The Nintendo Wii has already changed the face of video games and recently started breaking new ground in advertising and social gaming. With the recent launch of the Wii-no-ma service in Japan, Nintendo has figured out how to make gaming a family event.
According to Cyber Media Japan, Nintendo researchers found that 87 percent of Wii users use it on the biggest screen in the house, which is still the one in the living room.
Accordingly, Nintendo believes that new forms of advertising--especially those encouraging togetherness in viewing ads and watching videos on the Wii--are bound to make money.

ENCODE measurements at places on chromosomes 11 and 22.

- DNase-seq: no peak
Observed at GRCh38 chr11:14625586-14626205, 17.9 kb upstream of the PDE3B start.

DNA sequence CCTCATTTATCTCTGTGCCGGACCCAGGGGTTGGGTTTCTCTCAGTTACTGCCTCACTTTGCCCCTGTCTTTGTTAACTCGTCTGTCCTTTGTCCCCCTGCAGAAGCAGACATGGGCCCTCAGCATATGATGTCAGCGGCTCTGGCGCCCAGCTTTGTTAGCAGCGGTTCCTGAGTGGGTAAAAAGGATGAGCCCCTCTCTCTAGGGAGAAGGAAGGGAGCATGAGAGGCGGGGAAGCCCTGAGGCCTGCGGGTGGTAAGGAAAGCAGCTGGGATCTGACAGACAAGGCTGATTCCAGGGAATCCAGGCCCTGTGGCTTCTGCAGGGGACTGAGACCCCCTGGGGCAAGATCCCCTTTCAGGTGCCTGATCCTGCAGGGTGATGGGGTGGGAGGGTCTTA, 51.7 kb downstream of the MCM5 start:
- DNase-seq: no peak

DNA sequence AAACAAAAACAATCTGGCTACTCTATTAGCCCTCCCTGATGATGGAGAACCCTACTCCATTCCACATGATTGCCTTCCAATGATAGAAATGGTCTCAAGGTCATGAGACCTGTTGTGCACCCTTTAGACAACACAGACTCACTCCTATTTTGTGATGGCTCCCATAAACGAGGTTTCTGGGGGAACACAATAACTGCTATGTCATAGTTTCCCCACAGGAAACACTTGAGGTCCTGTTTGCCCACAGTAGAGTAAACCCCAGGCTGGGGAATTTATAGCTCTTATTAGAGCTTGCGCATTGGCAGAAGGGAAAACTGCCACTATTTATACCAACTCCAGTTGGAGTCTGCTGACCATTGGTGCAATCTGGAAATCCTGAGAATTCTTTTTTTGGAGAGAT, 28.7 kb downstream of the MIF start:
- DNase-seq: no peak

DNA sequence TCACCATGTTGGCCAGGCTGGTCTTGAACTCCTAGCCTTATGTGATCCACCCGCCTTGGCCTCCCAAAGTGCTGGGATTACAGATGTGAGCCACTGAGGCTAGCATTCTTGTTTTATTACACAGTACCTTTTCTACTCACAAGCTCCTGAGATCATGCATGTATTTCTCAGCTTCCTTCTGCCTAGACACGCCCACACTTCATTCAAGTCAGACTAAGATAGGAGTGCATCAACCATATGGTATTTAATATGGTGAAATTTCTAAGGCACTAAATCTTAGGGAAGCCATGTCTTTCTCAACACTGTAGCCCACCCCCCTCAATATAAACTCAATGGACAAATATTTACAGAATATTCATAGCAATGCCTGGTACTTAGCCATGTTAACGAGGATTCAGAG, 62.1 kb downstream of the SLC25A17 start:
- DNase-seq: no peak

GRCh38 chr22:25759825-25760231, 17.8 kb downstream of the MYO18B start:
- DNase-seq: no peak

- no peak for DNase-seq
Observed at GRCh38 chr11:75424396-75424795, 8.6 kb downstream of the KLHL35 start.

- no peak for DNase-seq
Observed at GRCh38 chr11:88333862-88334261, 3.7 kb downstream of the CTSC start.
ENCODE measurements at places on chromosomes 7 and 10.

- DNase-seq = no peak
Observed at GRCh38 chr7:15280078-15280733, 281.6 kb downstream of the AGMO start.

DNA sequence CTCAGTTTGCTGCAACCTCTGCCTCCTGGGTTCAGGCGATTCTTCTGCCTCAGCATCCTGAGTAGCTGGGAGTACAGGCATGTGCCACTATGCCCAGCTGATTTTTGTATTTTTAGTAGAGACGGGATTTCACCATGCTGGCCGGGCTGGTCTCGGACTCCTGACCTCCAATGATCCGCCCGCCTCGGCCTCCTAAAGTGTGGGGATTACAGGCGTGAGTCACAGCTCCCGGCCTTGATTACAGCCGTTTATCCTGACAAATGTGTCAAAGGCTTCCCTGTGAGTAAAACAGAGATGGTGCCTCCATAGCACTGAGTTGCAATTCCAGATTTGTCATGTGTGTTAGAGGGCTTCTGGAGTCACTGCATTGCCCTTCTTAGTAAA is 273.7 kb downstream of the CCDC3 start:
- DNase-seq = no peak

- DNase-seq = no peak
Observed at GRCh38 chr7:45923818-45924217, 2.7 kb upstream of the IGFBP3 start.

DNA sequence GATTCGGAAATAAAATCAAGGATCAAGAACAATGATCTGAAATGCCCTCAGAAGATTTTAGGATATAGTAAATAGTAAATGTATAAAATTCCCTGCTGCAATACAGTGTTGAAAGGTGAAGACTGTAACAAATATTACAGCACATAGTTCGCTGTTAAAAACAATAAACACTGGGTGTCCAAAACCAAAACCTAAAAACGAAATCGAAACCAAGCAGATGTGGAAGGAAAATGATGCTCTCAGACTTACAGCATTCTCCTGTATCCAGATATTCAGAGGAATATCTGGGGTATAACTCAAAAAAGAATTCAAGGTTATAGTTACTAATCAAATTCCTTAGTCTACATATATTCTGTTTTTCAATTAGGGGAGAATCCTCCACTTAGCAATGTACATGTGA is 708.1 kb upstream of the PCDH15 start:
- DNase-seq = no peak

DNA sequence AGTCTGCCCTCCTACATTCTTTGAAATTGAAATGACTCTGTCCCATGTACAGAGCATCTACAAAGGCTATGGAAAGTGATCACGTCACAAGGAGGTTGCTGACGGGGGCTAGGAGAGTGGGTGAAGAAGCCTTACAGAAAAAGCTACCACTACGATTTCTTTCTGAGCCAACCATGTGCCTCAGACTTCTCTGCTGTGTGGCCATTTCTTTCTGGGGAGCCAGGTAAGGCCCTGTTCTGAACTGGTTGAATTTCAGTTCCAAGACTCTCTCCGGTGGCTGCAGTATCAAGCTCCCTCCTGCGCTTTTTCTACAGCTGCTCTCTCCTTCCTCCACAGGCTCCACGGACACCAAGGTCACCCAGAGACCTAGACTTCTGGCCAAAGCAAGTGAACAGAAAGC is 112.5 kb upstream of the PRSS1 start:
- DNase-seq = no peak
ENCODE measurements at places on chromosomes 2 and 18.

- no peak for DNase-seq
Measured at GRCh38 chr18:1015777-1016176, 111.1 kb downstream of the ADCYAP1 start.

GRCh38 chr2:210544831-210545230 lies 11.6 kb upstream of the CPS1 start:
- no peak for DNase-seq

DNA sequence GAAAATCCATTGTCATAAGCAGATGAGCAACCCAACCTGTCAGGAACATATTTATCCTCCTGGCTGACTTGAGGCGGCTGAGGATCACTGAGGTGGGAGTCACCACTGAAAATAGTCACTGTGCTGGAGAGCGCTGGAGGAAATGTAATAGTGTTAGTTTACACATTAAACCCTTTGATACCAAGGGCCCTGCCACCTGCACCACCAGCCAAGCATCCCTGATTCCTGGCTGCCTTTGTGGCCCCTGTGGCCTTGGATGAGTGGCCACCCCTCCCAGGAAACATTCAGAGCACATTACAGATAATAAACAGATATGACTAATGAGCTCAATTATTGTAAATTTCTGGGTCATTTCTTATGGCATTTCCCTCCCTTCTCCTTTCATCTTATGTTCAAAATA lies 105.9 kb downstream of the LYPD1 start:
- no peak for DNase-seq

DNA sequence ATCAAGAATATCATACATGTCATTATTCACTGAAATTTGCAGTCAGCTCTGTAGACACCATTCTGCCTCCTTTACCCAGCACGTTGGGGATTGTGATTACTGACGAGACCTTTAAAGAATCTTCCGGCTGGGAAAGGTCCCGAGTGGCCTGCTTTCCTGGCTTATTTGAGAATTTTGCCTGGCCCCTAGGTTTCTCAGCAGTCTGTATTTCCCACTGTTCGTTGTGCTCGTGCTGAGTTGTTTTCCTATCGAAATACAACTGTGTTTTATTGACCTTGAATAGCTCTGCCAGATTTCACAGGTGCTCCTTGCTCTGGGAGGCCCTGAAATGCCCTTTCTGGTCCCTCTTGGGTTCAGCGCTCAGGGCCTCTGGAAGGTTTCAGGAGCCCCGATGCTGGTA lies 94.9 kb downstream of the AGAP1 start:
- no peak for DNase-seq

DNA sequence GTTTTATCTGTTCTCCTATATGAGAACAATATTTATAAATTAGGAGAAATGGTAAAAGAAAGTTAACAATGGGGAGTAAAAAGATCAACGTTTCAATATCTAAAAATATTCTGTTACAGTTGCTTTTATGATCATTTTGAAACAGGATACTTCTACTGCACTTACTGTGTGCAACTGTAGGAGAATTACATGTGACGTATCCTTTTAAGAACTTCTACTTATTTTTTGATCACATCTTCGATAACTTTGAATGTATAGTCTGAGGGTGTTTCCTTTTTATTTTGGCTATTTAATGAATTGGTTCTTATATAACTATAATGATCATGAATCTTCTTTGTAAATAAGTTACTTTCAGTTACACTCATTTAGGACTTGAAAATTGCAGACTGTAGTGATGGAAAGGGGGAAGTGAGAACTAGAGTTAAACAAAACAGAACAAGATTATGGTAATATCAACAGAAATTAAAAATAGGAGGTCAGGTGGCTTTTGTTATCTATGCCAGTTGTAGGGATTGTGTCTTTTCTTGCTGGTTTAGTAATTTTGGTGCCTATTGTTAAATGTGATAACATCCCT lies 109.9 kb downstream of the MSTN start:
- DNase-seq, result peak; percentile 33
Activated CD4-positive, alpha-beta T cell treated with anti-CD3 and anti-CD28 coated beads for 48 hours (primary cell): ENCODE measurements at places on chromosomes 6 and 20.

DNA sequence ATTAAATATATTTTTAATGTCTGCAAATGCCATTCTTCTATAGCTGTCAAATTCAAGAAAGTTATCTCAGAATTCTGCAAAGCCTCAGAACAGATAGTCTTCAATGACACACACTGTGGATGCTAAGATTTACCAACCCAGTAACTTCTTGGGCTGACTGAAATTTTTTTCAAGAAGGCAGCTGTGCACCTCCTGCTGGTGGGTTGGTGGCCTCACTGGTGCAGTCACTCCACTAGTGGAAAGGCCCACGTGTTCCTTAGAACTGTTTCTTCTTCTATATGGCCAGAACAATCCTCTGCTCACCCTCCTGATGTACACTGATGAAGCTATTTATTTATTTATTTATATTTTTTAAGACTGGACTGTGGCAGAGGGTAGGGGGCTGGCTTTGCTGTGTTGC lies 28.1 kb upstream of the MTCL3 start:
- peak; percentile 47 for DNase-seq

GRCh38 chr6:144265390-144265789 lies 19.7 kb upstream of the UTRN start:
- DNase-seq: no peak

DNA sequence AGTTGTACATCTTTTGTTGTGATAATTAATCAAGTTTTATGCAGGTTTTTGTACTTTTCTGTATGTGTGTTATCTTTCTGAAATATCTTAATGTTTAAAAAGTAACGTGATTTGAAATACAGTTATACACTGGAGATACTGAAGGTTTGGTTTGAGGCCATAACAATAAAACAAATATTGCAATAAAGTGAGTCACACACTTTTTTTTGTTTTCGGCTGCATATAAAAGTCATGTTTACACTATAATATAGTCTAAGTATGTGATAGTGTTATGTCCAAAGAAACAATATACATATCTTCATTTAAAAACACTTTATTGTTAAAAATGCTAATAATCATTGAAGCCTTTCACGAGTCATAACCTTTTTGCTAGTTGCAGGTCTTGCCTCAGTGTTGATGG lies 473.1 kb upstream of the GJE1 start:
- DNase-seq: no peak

I didn't think much of the initial announcements, but after talking to a friend in Japan, I realized that Nintendo may have figured out how to become the entertainment consolidator that so many other companies have been gunning for.
Cable companies, Tivo, Yahoo, and AOL all come to mind as groups that have tried to consolidate content and games, but the diversity of user experiences along with the way people choose to consume content has proven to be difficult to manage.
Nintendo is looking to broaden the variety of things you can do with a single gaming device by establishing the Wii as the machine that provides more options than those available from a handheld device like the DSi, or a more gamer-oriented product such as the Xbox. (I wrote about the Wii catering channel here.) … Read more